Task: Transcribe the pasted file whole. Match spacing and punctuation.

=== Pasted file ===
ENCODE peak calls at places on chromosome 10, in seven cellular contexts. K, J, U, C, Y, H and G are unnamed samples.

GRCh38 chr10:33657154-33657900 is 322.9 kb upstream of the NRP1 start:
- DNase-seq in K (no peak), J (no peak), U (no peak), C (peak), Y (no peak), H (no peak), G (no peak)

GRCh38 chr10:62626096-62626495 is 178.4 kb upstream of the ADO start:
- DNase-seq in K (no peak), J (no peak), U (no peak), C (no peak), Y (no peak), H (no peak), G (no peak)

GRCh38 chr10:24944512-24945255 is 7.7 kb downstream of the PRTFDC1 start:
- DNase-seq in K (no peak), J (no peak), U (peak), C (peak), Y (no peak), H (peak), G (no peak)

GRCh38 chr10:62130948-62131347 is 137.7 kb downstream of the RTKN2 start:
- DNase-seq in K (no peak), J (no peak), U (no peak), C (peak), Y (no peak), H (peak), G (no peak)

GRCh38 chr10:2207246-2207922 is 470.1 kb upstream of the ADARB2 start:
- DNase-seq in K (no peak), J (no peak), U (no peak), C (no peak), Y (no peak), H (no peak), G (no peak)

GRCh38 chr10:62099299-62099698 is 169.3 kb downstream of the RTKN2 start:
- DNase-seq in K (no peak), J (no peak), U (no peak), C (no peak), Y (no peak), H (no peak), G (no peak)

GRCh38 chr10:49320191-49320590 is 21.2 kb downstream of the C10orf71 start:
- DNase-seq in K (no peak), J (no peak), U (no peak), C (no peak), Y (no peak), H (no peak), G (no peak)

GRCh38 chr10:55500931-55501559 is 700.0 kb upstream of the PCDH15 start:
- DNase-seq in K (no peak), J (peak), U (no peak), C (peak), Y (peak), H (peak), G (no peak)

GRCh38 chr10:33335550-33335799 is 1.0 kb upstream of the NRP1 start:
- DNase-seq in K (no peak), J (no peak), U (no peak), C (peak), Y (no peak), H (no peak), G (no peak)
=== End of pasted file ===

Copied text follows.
ENCODE peak calls at places on chromosome 10, in seven cellular contexts. K, J, U, C, Y, H and G are unnamed samples.

GRCh38 chr10:33657154-33657900 is 322.9 kb upstream of the NRP1 start:
- DNase-seq in K (no peak), J (no peak), U (no peak), C (peak), Y (no peak), H (no peak), G (no peak)

GRCh38 chr10:62626096-62626495 is 178.4 kb upstream of the ADO start:
- DNase-seq in K (no peak), J (no peak), U (no peak), C (no peak), Y (no peak), H (no peak), G (no peak)

GRCh38 chr10:24944512-24945255 is 7.7 kb downstream of the PRTFDC1 start:
- DNase-seq in K (no peak), J (no peak), U (peak), C (peak), Y (no peak), H (peak), G (no peak)

GRCh38 chr10:62130948-62131347 is 137.7 kb downstream of the RTKN2 start:
- DNase-seq in K (no peak), J (no peak), U (no peak), C (peak), Y (no peak), H (peak), G (no peak)

GRCh38 chr10:2207246-2207922 is 470.1 kb upstream of the ADARB2 start:
- DNase-seq in K (no peak), J (no peak), U (no peak), C (no peak), Y (no peak), H (no peak), G (no peak)

GRCh38 chr10:62099299-62099698 is 169.3 kb downstream of the RTKN2 start:
- DNase-seq in K (no peak), J (no peak), U (no peak), C (no peak), Y (no peak), H (no peak), G (no peak)

GRCh38 chr10:49320191-49320590 is 21.2 kb downstream of the C10orf71 start:
- DNase-seq in K (no peak), J (no peak), U (no peak), C (no peak), Y (no peak), H (no peak), G (no peak)

GRCh38 chr10:55500931-55501559 is 700.0 kb upstream of the PCDH15 start:
- DNase-seq in K (no peak), J (peak), U (no peak), C (peak), Y (peak), H (peak), G (no peak)

GRCh38 chr10:33335550-33335799 is 1.0 kb upstream of the NRP1 start:
- DNase-seq in K (no peak), J (no peak), U (no peak), C (peak), Y (no peak), H (no peak), G (no peak)